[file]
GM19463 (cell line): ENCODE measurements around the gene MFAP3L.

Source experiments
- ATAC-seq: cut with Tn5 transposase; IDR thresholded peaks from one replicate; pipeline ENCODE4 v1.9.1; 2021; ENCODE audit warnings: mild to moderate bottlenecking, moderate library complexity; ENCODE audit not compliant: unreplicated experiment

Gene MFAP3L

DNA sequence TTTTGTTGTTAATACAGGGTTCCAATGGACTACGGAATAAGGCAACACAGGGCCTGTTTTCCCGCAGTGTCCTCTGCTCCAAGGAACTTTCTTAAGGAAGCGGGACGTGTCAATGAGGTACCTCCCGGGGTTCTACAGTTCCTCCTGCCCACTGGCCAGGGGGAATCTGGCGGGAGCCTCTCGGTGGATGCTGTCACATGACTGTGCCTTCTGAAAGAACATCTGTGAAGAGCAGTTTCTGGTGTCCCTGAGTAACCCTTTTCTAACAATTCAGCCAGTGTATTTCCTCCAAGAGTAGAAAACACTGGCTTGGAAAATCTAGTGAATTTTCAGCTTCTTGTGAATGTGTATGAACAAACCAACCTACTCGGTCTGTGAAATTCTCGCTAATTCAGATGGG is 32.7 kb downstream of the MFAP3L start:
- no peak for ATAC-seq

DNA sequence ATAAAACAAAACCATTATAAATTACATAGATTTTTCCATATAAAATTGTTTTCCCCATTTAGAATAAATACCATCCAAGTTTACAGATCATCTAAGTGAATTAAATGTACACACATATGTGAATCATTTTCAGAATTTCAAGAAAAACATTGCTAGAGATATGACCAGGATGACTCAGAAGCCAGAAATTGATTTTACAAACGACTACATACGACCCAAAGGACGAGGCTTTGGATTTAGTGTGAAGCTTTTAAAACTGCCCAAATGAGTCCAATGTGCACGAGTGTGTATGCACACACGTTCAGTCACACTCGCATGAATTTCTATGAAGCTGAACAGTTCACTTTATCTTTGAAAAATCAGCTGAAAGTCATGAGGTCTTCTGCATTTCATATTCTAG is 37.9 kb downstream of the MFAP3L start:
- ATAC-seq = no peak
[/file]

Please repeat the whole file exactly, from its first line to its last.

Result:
GM19463 (cell line): ENCODE measurements around the gene MFAP3L.

Source experiments
- ATAC-seq: cut with Tn5 transposase; IDR thresholded peaks from one replicate; pipeline ENCODE4 v1.9.1; 2021; ENCODE audit warnings: mild to moderate bottlenecking, moderate library complexity; ENCODE audit not compliant: unreplicated experiment

Gene MFAP3L

DNA sequence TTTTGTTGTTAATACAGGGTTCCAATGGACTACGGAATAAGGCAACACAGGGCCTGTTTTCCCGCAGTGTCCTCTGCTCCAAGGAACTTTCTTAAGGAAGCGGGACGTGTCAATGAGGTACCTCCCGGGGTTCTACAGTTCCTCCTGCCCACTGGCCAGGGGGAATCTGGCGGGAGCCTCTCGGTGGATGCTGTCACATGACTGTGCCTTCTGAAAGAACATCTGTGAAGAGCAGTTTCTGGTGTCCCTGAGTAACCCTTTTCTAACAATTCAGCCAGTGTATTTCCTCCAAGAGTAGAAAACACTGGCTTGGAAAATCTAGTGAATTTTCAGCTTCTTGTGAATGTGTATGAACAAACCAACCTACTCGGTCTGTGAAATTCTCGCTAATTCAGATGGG is 32.7 kb downstream of the MFAP3L start:
- no peak for ATAC-seq

DNA sequence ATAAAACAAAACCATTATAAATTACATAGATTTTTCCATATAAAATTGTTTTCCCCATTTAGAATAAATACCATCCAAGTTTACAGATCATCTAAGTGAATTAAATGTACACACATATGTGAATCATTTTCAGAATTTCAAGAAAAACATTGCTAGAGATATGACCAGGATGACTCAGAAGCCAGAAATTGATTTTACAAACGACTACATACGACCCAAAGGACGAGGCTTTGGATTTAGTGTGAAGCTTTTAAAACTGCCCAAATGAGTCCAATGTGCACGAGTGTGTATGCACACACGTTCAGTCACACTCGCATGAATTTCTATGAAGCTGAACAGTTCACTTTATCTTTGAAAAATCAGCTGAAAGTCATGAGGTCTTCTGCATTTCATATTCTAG is 37.9 kb downstream of the MFAP3L start:
- ATAC-seq = no peak